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I'm given homework to come up with the python program to solve Travellers salesman problem. In the class they explained how it should work and showed one example.

path_map = [[0,10,15,20],

It is an example map I thought it is popular problem and I can find algorithms to solve this problem in the internet. But I couldn't. I tried my own version. But I failed. Any help will be appreciated. Here is what I have so far

class TSP:

def __init__(self, init, path_map):
    self.init = init
    self.cost = 0
    self.path_map = path_map
    self.vertices = [i for i in range(1,len(path_map)+1)]

def min_path(self, start):
    if not self.vertices:
        return self.path_map[start-1][init-1]
        m = [i for i in range(len(self.vertices)+1)]
        for v in self.vertices:
            tv = self.vertices.pop(v-1)
            m[i]=self.cost + self.min_path(v)
            i = i + 1
        self.cost = self.cost + min(m)

    return cost `

What I get, when i try to run it:

>>> t = TSP(1,path_map)
>>> t.min_path(1)
Traceback (most recent call last):
  File "<pyshell#54>", line 1, in <module>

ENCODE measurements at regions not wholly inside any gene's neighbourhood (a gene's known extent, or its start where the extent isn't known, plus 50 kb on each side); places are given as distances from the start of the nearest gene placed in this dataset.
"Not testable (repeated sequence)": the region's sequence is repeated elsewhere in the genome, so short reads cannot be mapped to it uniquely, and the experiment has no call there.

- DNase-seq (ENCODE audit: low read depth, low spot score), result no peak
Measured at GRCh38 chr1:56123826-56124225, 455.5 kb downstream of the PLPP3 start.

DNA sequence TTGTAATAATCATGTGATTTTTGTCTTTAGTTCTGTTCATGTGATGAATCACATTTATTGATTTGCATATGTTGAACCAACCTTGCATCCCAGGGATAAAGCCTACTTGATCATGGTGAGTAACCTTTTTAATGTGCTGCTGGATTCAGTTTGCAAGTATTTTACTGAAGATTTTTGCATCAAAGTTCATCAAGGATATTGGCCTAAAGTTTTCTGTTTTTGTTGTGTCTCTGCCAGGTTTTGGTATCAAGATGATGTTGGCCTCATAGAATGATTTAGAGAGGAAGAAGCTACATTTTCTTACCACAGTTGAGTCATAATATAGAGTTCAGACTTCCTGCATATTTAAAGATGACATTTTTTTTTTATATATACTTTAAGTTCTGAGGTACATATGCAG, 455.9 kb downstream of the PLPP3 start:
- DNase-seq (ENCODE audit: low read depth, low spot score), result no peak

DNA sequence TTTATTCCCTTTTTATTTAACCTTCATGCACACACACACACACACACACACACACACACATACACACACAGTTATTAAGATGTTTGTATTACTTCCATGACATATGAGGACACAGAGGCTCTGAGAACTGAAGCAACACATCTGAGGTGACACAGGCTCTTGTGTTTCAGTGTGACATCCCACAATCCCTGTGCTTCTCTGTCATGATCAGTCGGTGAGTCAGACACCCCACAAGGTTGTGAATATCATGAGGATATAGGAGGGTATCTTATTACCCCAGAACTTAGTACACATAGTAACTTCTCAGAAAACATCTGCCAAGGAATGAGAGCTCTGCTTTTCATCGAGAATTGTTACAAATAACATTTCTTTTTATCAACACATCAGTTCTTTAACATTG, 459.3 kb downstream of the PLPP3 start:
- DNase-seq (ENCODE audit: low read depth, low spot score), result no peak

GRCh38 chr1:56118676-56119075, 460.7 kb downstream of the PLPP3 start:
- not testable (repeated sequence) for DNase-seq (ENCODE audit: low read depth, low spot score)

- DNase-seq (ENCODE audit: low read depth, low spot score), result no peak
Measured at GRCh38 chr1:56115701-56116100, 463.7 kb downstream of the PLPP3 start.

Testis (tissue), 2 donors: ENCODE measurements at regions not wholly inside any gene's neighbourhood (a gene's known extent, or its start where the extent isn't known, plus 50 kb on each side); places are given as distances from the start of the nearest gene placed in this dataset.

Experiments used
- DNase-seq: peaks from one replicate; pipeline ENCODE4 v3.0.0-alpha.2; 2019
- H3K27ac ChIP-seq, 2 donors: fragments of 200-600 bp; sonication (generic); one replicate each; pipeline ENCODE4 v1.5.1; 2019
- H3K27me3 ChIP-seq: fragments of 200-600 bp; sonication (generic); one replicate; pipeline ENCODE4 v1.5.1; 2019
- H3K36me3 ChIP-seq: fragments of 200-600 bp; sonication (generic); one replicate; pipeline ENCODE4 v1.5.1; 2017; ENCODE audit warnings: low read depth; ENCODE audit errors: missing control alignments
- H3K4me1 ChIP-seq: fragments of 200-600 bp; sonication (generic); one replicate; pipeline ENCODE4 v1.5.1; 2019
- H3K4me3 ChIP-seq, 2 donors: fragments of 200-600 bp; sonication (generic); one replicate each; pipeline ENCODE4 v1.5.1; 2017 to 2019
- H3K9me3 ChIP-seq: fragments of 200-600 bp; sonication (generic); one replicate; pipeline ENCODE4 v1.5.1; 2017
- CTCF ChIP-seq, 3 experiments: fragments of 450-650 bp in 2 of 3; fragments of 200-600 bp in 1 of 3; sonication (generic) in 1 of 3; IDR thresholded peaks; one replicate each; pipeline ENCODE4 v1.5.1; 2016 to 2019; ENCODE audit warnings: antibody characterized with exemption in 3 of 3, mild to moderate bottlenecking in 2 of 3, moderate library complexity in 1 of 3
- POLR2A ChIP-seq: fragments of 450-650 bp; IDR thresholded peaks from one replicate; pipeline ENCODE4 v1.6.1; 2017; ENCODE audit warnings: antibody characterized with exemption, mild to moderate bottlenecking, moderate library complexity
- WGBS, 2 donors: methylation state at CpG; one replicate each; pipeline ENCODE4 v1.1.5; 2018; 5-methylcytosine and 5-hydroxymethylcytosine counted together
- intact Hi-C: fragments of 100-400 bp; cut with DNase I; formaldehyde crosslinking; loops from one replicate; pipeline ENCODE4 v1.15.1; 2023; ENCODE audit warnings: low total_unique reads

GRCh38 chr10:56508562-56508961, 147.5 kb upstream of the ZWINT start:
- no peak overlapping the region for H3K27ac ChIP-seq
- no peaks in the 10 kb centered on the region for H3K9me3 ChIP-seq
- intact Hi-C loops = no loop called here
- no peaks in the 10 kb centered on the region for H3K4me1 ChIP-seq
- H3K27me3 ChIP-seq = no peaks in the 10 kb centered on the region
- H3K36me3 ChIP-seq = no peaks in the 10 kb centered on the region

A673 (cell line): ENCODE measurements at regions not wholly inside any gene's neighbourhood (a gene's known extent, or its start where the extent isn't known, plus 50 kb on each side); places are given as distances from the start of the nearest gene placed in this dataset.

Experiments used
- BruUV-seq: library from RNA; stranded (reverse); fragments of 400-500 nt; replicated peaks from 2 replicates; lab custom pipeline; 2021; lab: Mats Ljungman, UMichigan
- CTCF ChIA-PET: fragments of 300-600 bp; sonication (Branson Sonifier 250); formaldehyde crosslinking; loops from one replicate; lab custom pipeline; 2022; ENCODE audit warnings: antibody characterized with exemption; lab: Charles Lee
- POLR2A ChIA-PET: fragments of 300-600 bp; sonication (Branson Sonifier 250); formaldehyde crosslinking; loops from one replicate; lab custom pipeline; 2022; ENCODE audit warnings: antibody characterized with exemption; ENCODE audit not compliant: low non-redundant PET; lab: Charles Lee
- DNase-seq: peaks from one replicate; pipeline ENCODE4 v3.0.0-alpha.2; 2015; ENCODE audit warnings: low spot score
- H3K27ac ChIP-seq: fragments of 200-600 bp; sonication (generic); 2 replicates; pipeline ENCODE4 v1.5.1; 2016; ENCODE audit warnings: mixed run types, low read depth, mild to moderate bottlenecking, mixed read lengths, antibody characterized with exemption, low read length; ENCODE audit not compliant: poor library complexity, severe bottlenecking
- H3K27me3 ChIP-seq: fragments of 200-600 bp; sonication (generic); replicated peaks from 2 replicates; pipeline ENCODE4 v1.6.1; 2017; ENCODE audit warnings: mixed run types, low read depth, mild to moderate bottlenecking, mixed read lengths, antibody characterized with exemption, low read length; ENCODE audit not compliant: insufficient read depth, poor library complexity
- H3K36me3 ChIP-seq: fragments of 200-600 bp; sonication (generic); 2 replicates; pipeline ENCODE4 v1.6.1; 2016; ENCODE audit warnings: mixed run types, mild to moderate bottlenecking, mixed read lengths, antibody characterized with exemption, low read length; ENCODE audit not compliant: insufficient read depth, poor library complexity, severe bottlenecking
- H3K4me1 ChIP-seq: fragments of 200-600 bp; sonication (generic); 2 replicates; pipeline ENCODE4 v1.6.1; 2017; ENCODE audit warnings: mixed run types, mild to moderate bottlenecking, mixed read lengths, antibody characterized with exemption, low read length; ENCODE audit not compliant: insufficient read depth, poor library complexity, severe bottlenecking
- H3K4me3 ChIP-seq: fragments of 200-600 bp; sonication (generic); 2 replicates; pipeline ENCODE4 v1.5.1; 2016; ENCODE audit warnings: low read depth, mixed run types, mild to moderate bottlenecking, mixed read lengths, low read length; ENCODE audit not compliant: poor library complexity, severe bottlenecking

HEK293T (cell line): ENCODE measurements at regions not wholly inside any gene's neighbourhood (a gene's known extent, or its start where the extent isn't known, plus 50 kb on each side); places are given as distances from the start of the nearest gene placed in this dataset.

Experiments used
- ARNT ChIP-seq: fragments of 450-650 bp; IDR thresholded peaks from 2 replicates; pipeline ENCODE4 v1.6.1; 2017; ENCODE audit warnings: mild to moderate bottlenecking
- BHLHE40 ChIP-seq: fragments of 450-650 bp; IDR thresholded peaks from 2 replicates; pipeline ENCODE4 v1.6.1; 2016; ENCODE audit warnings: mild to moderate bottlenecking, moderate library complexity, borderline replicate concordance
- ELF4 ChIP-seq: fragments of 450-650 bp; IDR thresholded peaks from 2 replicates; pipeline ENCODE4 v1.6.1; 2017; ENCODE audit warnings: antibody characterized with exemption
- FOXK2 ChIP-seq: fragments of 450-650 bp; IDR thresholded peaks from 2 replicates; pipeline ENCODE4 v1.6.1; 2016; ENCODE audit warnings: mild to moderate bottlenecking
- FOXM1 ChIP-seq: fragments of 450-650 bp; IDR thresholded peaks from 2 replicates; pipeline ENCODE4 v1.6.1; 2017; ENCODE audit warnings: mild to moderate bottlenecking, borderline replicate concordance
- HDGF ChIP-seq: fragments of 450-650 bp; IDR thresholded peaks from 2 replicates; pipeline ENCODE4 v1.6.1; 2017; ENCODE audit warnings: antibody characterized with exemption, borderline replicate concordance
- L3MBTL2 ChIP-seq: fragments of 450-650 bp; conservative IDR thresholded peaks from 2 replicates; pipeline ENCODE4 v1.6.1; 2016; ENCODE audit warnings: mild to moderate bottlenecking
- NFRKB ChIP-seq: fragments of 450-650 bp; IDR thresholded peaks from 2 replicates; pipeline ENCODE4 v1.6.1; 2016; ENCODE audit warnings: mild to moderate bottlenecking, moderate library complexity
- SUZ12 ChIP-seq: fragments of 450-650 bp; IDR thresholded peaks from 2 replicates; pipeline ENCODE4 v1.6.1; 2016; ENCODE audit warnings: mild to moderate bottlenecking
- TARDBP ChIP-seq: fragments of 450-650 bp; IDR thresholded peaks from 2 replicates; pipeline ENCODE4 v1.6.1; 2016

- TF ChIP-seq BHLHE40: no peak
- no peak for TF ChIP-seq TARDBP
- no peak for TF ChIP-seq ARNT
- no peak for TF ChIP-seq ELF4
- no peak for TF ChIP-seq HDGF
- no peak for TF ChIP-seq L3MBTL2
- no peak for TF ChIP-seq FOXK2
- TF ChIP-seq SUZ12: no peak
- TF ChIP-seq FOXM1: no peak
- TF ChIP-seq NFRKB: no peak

File "/home/wanhrust/python/TSP.py", line 42, in min_path
    m[i]=self.cost + self.min_path(v)
  File "/home/wanhrust/python/TSP.py", line 42, in min_path
    m[i]=self.cost + self.min_path(v)
  File "/home/wanhrust/python/TSP.py", line 42, in min_path
    m[i]=self.cost + self.min_path(v)
  File "/home/wanhrust/python/TSP.py", line 41, in min_path
    tv = self.vertices.pop(v)
IndexError: pop index out of range
share|improve this question
Has your instructor mentioned about "graphs" or "graph theory" ? –  Jon Clements Dec 8 '12 at 12:33
What do you mean by "you failed"? Does it run? Does it give exceptions? Does it sometimes give the correct solution? Do you have weird bugs? What exactly is the problem you have? –  phant0m Dec 8 '12 at 12:50
Yeah. He mentioned Graph Theory. We gonna start it next lecture. This program gives error. Have added error in my Question –  user1322731 Dec 8 '12 at 14:50

1 Answer 1

  1. Generate loads of random solutions.
  2. Sort those solutions by length.
  3. Delete the worst 50%
  4. Combine the best 50% with each other in some way (splice them together)
  5. Goto 2.

Repeat this until you have a stable solution. It (almost certainly) won't be optimal, but it'll be much much better than random.

share|improve this answer
Thanks. But the task is to find the best one –  user1322731 Dec 8 '12 at 13:09
Have a look here then: tsp.gatech.edu/methods/papers/index.html –  Paul Collingwood Dec 8 '12 at 13:10
You should also mention the requirement for finding the best solution in your question, as for the TSP that means something quite significant. –  Paul Collingwood Dec 8 '12 at 13:12

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